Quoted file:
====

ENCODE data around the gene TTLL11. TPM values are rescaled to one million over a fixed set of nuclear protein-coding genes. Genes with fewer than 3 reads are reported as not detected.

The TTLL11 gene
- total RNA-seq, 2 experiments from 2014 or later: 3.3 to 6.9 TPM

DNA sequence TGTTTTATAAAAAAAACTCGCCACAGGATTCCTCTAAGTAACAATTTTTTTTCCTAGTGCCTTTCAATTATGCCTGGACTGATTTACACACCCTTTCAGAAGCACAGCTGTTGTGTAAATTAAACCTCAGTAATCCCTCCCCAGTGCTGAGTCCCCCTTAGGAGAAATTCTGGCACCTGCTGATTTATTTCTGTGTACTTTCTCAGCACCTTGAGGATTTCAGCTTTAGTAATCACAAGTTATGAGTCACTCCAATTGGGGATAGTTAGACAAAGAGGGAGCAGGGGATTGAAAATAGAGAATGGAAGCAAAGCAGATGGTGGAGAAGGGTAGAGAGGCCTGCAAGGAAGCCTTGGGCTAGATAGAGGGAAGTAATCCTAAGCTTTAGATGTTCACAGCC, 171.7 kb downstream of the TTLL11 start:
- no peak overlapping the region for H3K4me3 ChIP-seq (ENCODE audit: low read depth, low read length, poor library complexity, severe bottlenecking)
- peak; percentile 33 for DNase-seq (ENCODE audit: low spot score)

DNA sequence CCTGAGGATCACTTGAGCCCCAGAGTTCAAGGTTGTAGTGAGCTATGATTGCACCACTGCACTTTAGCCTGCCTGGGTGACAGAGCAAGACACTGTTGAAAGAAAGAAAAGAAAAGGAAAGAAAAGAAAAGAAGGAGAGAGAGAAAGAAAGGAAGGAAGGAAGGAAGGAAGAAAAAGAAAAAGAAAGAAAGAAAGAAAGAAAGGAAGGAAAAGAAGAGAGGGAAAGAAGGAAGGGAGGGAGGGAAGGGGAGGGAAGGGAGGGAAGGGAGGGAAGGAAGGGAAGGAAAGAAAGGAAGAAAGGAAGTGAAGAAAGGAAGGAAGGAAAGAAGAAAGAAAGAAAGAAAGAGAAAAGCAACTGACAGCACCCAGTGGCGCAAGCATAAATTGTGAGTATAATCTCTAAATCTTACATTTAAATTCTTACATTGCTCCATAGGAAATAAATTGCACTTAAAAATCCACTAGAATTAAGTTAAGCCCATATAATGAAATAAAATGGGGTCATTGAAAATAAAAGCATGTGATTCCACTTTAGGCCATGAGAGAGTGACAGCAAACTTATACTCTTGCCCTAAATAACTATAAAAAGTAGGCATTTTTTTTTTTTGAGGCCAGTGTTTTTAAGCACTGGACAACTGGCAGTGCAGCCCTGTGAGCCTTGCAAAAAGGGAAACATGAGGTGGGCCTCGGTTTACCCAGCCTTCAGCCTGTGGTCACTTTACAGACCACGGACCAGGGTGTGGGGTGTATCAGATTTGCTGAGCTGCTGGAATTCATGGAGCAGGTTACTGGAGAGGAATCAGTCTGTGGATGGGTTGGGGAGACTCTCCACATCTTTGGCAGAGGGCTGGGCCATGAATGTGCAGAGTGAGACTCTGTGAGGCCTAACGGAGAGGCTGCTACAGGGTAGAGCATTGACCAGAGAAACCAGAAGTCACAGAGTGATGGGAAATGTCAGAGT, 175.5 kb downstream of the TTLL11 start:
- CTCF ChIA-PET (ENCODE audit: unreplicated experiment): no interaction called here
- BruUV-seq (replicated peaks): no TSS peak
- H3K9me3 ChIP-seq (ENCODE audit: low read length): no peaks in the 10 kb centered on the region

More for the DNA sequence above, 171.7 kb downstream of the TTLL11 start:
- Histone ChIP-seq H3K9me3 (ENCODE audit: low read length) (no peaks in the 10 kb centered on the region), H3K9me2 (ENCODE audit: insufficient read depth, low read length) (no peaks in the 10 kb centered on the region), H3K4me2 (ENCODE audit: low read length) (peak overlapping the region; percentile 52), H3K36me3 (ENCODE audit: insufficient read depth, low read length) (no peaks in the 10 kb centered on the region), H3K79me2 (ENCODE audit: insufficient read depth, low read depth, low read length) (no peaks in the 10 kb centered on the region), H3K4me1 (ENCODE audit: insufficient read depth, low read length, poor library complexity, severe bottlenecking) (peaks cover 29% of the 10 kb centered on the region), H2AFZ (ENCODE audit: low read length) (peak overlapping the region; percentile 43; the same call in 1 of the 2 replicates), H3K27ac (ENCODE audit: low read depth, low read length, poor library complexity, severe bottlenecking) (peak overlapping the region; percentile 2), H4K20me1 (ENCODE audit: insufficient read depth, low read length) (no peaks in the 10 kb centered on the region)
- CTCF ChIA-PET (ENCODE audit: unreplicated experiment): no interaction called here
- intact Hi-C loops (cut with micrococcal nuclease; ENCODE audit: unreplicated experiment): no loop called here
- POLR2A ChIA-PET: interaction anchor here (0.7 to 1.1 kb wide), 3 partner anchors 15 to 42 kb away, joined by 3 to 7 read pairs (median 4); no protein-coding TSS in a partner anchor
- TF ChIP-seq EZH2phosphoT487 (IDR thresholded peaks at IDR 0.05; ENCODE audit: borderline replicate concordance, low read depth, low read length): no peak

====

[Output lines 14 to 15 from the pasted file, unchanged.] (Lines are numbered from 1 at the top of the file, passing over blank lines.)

- intact Hi-C loops (cut with micrococcal nuclease; ENCODE audit: unreplicated experiment): no loop called here
- POLR2A ChIA-PET: interaction anchor here (0.7 to 1.1 kb wide), 3 partner anchors 15 to 42 kb away, joined by 3 to 7 read pairs (median 4); no protein-coding TSS in a partner anchor